It’s an early afternoon in September, and five teenagers trickle into the CPS Project Court downtown, their court-appointed attorneys, caseworkers and special advocates trailing behind them. The youths leave the adults in the courtroom, retreating through a restricted-access door, into a room full of toys and books, with a Japanese anime cartoon on TV.
They’re here for Judge Katrina Griffith’s Preparation for Adult Living (PAL) docket, a session for children on the cusp of aging out of care, with the goal of helping them prepare for life on their own. Every few months, each group of PAL teens—in this case, two juniors and three seniors—is required to attend these informal meetings with Griffith, complete with pizza and soda, before attending their formal hearings in her CPS court next door.
The court was established in 2014, as part of an effort to bring down the number of Harris County children in permanent managing conservatorship. Griffith, who’s been at the helm since its inception, hears only cases of kids in long-term care, about 600 of them, whose suits were filed in Harris County. She sets frequent hearings for them and their representatives, checking in on everything from kids’ medications to their behavior in school, and questioning them on their feelings and experiences.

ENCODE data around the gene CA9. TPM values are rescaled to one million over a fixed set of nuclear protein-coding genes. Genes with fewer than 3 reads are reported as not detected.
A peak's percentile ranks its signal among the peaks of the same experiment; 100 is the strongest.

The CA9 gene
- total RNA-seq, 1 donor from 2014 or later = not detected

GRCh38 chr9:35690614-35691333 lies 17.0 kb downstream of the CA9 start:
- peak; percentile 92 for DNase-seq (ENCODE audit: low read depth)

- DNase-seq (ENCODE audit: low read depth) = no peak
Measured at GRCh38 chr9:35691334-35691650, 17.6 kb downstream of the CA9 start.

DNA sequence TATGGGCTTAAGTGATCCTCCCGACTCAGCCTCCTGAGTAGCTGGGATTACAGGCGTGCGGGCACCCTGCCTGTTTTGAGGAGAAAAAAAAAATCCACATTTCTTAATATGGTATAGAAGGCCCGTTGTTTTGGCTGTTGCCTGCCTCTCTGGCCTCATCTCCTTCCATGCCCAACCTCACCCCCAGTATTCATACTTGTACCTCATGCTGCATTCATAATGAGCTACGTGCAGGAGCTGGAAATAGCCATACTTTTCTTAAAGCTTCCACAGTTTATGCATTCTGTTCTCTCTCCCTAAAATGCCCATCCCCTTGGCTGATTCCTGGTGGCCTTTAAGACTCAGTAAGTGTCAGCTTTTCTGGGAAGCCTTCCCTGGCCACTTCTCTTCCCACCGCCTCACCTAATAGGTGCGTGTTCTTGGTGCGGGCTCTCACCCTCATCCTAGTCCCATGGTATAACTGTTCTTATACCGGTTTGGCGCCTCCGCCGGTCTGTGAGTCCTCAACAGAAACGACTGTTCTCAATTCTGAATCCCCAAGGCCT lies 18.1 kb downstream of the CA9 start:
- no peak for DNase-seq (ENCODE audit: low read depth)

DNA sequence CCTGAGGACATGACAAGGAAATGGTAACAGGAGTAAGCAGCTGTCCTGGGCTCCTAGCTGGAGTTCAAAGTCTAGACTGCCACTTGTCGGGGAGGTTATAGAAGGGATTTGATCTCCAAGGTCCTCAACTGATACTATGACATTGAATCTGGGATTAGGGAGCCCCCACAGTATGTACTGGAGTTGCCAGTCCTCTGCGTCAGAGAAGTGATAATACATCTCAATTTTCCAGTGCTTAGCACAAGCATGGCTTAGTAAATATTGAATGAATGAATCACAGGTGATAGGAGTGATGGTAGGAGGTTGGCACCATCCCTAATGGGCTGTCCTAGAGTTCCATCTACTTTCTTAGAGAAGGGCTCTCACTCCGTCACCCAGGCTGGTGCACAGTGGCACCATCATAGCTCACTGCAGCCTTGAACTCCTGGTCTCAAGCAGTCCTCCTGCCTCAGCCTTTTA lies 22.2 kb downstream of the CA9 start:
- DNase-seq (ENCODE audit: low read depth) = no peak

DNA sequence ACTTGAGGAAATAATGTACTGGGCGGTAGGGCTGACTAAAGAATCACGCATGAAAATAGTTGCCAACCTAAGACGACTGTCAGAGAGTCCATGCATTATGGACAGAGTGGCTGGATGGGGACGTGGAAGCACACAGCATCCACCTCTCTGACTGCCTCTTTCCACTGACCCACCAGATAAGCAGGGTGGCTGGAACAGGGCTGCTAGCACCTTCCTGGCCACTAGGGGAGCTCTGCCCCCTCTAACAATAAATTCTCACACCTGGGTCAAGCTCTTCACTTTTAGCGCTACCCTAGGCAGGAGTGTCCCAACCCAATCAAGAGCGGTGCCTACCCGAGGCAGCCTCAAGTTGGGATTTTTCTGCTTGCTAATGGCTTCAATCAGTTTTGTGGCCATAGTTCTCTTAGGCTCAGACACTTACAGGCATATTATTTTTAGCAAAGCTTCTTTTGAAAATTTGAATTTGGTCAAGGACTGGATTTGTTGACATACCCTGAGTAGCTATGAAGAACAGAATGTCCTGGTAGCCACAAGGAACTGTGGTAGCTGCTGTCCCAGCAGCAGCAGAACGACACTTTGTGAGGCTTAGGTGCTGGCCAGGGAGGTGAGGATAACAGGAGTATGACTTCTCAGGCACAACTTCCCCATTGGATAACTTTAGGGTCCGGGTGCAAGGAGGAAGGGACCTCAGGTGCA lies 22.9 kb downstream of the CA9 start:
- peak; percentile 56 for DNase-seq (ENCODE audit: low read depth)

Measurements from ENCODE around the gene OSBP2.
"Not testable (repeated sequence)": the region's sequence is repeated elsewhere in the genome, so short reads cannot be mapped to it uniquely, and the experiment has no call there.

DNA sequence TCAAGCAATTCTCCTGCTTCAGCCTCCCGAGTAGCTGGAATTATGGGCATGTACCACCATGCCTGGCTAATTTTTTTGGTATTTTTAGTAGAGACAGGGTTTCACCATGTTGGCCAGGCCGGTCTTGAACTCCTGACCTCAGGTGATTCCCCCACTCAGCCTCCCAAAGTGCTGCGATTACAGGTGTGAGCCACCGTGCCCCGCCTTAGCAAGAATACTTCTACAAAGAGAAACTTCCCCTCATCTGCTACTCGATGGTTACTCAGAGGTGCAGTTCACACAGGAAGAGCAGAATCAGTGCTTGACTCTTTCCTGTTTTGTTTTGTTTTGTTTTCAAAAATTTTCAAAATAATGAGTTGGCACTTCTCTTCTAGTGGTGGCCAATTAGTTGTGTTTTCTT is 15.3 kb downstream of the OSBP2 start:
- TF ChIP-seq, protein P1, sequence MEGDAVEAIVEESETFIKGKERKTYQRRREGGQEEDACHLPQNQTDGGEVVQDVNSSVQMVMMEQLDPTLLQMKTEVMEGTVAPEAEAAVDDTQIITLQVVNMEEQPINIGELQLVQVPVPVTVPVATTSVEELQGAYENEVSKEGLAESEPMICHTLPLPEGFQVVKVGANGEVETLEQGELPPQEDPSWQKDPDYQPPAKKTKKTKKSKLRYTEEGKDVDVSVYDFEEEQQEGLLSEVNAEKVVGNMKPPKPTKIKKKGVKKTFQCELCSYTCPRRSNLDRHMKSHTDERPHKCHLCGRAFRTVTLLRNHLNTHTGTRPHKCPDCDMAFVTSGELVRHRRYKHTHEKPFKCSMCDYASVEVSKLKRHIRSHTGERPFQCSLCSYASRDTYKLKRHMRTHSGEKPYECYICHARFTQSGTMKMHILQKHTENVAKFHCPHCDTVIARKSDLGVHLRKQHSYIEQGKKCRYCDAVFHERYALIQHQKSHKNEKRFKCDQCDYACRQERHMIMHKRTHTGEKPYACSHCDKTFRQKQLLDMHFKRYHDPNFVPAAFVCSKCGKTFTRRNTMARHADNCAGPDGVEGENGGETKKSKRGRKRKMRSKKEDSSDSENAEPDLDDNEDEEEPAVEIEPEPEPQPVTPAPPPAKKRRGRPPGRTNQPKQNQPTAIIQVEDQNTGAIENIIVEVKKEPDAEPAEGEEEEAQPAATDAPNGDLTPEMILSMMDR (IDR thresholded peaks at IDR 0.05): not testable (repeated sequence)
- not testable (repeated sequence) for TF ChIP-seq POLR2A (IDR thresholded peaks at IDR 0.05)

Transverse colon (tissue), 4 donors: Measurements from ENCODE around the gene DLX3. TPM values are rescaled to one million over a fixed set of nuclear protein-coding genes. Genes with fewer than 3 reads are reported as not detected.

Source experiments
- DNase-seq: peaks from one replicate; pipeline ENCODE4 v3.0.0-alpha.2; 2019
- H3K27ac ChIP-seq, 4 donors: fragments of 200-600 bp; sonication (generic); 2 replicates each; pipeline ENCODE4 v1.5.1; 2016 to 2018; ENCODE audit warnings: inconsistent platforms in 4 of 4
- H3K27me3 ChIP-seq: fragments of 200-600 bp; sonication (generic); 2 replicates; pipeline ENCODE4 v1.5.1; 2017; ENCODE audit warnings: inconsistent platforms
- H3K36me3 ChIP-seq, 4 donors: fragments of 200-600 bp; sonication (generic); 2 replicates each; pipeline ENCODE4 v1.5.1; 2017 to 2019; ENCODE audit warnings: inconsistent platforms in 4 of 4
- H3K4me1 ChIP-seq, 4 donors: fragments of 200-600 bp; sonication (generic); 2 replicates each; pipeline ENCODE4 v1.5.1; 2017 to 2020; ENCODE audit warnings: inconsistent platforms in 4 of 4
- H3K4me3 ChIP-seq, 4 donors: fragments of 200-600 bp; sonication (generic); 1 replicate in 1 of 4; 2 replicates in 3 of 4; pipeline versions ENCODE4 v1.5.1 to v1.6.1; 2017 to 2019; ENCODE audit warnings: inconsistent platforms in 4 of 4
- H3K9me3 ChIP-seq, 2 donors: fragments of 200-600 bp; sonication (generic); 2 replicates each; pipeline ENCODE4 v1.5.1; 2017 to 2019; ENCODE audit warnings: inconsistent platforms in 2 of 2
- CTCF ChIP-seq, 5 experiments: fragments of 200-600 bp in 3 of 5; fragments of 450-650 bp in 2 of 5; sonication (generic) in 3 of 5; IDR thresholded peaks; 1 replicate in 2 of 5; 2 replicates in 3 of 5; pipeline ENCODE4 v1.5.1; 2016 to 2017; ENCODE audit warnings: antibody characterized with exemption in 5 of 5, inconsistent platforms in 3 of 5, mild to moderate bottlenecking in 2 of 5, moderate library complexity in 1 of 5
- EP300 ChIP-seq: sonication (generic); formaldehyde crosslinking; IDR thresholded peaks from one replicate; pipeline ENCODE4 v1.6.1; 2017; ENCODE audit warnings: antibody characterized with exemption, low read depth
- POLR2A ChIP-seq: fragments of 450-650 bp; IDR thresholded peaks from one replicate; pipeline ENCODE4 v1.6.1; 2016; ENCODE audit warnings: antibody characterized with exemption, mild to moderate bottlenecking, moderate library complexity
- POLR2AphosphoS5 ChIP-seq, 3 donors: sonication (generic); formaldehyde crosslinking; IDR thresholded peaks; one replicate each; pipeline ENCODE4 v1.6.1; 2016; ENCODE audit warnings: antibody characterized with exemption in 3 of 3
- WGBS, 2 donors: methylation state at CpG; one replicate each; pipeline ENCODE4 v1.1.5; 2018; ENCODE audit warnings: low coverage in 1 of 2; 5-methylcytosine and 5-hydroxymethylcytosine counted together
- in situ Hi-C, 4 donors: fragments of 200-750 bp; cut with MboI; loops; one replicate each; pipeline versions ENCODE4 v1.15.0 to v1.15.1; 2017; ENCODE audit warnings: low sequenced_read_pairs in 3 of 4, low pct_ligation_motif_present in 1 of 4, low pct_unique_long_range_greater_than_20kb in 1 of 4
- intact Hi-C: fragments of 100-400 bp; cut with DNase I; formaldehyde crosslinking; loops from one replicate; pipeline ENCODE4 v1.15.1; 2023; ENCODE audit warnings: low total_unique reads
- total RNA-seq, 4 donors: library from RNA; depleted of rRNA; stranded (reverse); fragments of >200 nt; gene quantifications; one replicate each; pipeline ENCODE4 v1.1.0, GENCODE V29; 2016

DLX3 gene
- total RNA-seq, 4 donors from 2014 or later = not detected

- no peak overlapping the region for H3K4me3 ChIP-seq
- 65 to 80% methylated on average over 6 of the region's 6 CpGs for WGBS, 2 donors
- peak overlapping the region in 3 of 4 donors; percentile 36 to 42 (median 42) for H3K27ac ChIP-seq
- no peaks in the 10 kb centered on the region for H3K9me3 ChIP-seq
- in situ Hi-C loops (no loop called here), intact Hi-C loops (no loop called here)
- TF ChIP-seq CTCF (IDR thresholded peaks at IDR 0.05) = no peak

“I think it’s important for kids to be involved in their cases. They’ve told me things that they’ve never told their caseworker,” Griffith says. “We try to hear each case a minimum of every four months, a lot of times every three months. If something’s going on, we’ll see them monthly or weekly.”